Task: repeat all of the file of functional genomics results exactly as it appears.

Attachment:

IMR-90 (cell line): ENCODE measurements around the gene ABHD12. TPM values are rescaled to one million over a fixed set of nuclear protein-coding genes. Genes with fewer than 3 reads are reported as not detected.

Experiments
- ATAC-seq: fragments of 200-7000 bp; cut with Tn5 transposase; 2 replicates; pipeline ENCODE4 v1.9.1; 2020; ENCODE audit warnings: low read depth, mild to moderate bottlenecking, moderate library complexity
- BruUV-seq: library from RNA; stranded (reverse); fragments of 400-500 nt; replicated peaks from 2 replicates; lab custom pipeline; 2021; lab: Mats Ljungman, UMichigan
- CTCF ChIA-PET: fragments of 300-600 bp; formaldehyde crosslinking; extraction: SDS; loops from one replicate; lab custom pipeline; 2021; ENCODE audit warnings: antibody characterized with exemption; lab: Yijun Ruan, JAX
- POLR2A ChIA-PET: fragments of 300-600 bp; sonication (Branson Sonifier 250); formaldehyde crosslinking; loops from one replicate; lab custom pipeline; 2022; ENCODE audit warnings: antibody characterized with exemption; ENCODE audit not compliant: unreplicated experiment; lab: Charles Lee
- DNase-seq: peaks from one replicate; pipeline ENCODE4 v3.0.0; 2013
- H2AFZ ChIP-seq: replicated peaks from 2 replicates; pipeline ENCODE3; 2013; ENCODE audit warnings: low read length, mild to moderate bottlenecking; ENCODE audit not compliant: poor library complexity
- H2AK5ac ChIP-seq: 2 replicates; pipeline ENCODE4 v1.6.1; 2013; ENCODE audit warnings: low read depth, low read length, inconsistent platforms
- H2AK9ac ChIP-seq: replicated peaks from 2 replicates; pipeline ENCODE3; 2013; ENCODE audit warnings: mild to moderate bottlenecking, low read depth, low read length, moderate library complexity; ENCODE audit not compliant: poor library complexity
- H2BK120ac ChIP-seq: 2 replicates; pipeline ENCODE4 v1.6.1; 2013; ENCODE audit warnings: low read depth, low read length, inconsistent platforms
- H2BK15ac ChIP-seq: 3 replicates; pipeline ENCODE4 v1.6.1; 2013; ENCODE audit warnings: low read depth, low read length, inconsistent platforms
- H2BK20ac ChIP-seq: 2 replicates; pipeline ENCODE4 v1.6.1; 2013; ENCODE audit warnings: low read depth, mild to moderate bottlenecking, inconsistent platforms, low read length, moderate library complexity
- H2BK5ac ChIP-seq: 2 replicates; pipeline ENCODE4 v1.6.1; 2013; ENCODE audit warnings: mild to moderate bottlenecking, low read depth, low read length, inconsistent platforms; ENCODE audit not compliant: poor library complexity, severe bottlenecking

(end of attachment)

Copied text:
IMR-90 (cell line): ENCODE measurements around the gene ABHD12. TPM values are rescaled to one million over a fixed set of nuclear protein-coding genes. Genes with fewer than 3 reads are reported as not detected.

Experiments
- ATAC-seq: fragments of 200-7000 bp; cut with Tn5 transposase; 2 replicates; pipeline ENCODE4 v1.9.1; 2020; ENCODE audit warnings: low read depth, mild to moderate bottlenecking, moderate library complexity
- BruUV-seq: library from RNA; stranded (reverse); fragments of 400-500 nt; replicated peaks from 2 replicates; lab custom pipeline; 2021; lab: Mats Ljungman, UMichigan
- CTCF ChIA-PET: fragments of 300-600 bp; formaldehyde crosslinking; extraction: SDS; loops from one replicate; lab custom pipeline; 2021; ENCODE audit warnings: antibody characterized with exemption; lab: Yijun Ruan, JAX
- POLR2A ChIA-PET: fragments of 300-600 bp; sonication (Branson Sonifier 250); formaldehyde crosslinking; loops from one replicate; lab custom pipeline; 2022; ENCODE audit warnings: antibody characterized with exemption; ENCODE audit not compliant: unreplicated experiment; lab: Charles Lee
- DNase-seq: peaks from one replicate; pipeline ENCODE4 v3.0.0; 2013
- H2AFZ ChIP-seq: replicated peaks from 2 replicates; pipeline ENCODE3; 2013; ENCODE audit warnings: low read length, mild to moderate bottlenecking; ENCODE audit not compliant: poor library complexity
- H2AK5ac ChIP-seq: 2 replicates; pipeline ENCODE4 v1.6.1; 2013; ENCODE audit warnings: low read depth, low read length, inconsistent platforms
- H2AK9ac ChIP-seq: replicated peaks from 2 replicates; pipeline ENCODE3; 2013; ENCODE audit warnings: mild to moderate bottlenecking, low read depth, low read length, moderate library complexity; ENCODE audit not compliant: poor library complexity
- H2BK120ac ChIP-seq: 2 replicates; pipeline ENCODE4 v1.6.1; 2013; ENCODE audit warnings: low read depth, low read length, inconsistent platforms
- H2BK15ac ChIP-seq: 3 replicates; pipeline ENCODE4 v1.6.1; 2013; ENCODE audit warnings: low read depth, low read length, inconsistent platforms
- H2BK20ac ChIP-seq: 2 replicates; pipeline ENCODE4 v1.6.1; 2013; ENCODE audit warnings: low read depth, mild to moderate bottlenecking, inconsistent platforms, low read length, moderate library complexity
- H2BK5ac ChIP-seq: 2 replicates; pipeline ENCODE4 v1.6.1; 2013; ENCODE audit warnings: mild to moderate bottlenecking, low read depth, low read length, inconsistent platforms; ENCODE audit not compliant: poor library complexity, severe bottlenecking